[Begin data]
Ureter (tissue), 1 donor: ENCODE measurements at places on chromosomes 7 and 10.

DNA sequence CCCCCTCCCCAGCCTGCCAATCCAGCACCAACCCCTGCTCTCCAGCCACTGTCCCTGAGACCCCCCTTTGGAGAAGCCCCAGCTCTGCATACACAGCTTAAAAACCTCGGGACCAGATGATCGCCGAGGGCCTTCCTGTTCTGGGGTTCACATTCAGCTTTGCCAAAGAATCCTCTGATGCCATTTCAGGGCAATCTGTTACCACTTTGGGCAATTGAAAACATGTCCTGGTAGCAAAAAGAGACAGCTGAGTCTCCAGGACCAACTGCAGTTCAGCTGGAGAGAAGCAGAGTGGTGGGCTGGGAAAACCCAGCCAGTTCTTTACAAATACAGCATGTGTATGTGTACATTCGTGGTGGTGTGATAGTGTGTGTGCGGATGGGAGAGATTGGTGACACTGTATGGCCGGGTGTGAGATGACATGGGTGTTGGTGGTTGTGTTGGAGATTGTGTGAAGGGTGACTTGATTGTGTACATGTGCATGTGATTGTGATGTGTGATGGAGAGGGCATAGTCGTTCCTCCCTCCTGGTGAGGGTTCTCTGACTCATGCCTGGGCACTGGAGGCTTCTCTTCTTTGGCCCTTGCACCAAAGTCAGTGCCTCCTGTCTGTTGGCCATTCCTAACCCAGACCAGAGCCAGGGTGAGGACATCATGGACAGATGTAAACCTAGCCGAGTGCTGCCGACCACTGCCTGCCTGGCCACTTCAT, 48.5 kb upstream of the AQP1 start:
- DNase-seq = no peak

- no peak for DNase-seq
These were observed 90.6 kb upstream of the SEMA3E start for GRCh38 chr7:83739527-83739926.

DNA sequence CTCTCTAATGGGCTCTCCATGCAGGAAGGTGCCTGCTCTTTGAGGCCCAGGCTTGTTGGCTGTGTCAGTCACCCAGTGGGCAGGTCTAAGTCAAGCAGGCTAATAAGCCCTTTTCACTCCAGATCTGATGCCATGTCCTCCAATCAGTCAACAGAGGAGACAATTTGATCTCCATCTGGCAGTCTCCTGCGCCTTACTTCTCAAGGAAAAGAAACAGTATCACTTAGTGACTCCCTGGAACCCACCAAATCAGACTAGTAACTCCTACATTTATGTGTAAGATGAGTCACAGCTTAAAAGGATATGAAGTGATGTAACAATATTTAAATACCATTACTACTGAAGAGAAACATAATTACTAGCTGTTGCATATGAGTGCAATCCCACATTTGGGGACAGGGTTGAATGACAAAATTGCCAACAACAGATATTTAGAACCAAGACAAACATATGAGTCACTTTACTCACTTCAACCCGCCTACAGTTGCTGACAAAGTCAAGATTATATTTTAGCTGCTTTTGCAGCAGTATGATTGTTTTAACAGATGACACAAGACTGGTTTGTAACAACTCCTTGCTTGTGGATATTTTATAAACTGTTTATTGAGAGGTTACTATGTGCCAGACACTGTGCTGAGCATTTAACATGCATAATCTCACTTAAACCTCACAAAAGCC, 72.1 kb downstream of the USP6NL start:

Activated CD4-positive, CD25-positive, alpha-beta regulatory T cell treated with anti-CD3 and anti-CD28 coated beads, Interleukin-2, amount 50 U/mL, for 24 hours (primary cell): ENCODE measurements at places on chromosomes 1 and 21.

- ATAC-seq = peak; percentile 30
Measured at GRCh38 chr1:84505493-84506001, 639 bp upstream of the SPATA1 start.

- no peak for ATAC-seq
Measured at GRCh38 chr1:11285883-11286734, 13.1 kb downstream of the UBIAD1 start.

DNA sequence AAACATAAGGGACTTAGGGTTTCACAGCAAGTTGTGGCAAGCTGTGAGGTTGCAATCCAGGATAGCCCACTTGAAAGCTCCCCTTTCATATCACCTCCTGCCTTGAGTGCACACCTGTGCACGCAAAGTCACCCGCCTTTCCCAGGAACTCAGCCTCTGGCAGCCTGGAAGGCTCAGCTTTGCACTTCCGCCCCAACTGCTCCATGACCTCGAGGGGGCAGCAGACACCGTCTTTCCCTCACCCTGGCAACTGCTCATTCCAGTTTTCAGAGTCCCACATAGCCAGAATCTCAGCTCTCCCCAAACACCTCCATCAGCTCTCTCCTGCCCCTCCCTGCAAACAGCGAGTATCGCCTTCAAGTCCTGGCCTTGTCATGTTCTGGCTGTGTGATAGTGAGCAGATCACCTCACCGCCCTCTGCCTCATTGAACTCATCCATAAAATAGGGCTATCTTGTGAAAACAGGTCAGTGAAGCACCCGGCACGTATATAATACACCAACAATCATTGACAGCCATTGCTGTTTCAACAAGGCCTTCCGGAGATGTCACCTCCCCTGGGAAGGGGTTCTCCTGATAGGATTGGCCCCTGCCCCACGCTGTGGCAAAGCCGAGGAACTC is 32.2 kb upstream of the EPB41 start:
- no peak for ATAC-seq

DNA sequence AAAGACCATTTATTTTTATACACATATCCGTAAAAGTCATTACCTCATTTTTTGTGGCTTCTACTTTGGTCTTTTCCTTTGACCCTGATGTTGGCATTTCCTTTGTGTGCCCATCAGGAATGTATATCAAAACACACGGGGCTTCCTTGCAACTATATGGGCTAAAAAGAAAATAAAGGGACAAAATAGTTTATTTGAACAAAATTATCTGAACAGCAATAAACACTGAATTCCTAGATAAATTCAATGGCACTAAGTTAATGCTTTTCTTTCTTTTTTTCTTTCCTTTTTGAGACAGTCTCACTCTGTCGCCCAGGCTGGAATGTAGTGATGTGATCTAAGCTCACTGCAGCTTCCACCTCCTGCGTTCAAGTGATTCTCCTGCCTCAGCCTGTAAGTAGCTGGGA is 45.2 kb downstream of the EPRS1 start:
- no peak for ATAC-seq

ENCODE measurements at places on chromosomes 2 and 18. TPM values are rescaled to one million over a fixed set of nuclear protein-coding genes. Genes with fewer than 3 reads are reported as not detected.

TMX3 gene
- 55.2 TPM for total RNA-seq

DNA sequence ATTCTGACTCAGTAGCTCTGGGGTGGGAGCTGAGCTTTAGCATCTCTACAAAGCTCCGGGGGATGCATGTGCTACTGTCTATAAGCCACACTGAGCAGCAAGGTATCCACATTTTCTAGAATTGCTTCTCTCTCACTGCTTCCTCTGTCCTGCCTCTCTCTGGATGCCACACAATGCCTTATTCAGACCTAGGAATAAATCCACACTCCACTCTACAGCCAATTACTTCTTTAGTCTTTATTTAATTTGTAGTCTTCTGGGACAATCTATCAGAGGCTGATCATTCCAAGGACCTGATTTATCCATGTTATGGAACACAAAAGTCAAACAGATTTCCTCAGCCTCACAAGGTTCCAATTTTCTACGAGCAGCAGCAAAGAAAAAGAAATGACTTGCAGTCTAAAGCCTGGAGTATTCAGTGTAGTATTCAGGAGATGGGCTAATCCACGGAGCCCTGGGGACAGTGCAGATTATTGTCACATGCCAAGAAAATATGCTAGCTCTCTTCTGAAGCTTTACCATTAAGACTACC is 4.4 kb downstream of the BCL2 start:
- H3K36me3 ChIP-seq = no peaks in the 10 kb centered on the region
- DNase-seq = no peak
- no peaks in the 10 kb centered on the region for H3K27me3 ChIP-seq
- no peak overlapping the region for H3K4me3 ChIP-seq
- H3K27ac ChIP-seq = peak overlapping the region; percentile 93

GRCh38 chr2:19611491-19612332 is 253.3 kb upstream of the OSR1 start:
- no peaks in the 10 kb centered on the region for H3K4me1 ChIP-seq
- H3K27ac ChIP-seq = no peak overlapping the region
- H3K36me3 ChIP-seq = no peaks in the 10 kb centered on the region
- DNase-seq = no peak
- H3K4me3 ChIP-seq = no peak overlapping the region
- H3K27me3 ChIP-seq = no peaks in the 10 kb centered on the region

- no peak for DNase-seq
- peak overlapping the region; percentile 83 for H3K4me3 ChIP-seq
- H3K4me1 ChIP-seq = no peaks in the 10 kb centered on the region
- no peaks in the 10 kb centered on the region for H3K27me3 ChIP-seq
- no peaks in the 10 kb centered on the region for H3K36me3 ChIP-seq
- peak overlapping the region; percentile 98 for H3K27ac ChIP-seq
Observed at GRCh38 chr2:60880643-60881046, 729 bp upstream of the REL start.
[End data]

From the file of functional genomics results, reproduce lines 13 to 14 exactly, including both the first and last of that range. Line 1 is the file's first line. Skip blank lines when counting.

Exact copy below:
- no peak for ATAC-seq

DNA sequence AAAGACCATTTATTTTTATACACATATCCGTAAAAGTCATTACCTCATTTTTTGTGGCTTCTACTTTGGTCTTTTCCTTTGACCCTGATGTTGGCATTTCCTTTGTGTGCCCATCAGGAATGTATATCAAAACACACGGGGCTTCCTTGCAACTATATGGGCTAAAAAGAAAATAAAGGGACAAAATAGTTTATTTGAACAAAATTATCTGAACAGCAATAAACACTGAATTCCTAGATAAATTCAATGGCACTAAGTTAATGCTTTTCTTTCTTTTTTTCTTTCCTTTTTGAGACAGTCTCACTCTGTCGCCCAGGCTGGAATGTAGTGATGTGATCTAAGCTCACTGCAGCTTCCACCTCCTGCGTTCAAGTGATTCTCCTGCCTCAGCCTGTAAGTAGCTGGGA is 45.2 kb downstream of the EPRS1 start: